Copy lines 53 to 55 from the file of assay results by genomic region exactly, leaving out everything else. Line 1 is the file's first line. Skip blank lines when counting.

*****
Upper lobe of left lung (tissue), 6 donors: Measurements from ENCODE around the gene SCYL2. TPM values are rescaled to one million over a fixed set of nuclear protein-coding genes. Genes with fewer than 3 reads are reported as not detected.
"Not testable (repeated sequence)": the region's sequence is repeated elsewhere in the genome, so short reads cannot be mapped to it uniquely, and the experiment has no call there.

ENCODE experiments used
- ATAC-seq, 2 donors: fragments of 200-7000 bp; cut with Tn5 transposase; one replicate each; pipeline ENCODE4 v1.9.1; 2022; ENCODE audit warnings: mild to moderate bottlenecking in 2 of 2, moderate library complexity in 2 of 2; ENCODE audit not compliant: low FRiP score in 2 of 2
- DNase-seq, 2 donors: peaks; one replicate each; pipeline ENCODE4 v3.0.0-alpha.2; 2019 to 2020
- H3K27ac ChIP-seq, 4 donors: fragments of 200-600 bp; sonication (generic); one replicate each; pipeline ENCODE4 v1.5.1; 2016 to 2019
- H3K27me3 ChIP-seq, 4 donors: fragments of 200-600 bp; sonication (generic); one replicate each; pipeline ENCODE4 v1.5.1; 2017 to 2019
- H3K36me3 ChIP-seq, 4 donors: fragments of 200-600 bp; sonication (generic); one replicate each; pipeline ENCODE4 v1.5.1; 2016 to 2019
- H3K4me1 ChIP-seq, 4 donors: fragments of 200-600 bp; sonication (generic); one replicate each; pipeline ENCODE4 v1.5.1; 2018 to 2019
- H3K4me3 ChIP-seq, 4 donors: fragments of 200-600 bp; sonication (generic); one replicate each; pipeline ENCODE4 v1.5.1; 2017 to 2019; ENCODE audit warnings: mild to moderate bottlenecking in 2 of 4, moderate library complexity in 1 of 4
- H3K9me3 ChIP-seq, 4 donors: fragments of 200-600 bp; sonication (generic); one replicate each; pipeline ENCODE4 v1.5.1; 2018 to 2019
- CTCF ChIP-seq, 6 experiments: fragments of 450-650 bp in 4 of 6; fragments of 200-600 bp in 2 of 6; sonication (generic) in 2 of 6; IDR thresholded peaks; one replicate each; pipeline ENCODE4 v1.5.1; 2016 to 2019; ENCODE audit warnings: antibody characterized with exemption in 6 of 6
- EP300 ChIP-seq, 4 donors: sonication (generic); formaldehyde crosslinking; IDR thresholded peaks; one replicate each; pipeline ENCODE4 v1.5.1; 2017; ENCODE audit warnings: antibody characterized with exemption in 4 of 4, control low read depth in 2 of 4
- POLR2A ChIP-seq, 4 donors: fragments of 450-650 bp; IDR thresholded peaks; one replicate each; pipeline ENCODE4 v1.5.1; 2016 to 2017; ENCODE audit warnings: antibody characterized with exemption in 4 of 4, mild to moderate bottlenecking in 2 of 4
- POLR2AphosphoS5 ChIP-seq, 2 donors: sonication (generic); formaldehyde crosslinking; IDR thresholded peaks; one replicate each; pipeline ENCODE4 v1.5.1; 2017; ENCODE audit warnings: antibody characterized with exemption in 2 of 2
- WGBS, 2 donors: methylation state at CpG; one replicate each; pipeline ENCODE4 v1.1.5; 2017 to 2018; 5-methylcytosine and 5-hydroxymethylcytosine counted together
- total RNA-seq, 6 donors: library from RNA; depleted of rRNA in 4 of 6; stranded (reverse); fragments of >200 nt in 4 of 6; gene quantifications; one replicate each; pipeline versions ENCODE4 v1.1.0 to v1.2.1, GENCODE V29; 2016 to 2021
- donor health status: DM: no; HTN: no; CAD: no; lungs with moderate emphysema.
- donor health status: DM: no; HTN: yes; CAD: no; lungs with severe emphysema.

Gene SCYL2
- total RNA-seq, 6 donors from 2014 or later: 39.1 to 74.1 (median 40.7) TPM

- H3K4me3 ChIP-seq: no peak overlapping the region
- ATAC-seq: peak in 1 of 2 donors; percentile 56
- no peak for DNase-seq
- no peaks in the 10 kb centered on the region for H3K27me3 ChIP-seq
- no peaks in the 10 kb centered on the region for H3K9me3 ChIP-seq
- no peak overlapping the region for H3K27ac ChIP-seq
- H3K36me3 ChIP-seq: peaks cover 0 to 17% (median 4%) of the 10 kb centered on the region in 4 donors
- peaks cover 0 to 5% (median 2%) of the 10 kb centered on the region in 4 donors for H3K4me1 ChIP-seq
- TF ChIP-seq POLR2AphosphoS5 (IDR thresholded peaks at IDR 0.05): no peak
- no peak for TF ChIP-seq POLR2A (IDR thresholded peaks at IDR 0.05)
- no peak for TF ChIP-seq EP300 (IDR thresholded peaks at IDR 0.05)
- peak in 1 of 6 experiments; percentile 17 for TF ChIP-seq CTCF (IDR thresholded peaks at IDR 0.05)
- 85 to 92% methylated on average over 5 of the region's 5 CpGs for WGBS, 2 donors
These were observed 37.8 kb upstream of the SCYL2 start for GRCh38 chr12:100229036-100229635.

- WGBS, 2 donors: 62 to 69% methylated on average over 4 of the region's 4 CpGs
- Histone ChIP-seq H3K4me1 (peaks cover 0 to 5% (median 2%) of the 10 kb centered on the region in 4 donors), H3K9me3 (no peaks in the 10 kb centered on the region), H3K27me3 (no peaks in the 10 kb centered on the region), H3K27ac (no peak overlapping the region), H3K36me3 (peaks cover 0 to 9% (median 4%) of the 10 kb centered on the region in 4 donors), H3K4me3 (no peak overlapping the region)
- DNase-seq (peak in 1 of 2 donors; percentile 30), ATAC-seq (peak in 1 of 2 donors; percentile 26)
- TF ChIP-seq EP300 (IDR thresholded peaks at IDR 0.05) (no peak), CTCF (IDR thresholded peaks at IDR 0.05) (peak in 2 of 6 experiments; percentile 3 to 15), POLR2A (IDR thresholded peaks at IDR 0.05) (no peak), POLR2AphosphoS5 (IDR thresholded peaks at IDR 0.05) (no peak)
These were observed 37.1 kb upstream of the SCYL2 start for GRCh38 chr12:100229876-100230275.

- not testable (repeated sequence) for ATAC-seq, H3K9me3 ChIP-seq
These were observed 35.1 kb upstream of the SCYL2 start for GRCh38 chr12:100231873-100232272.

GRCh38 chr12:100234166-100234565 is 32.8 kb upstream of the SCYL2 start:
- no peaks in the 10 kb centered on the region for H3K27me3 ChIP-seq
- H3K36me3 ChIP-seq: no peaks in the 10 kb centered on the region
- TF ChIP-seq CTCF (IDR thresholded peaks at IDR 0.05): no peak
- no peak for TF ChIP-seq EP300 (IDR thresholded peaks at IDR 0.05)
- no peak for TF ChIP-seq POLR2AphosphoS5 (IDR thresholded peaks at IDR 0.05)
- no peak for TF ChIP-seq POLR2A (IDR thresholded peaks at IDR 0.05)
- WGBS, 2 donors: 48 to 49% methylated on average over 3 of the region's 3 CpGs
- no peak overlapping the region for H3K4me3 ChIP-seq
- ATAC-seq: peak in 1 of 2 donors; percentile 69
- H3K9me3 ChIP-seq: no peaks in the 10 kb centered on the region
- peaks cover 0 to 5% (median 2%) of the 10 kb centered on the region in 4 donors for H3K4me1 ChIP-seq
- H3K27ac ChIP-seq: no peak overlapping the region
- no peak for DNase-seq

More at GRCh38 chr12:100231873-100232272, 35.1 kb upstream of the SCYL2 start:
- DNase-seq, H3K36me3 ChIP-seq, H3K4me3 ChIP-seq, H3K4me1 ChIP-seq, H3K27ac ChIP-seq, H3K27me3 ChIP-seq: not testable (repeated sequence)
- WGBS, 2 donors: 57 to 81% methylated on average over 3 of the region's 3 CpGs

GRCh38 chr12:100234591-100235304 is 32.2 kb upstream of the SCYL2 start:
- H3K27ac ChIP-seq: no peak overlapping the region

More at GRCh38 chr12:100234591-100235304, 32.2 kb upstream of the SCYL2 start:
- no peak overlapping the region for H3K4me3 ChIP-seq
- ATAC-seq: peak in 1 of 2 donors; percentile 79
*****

- H3K9me3 ChIP-seq: no peaks in the 10 kb centered on the region
- peaks cover 0 to 5% (median 2%) of the 10 kb centered on the region in 4 donors for H3K4me1 ChIP-seq
- H3K27ac ChIP-seq: no peak overlapping the region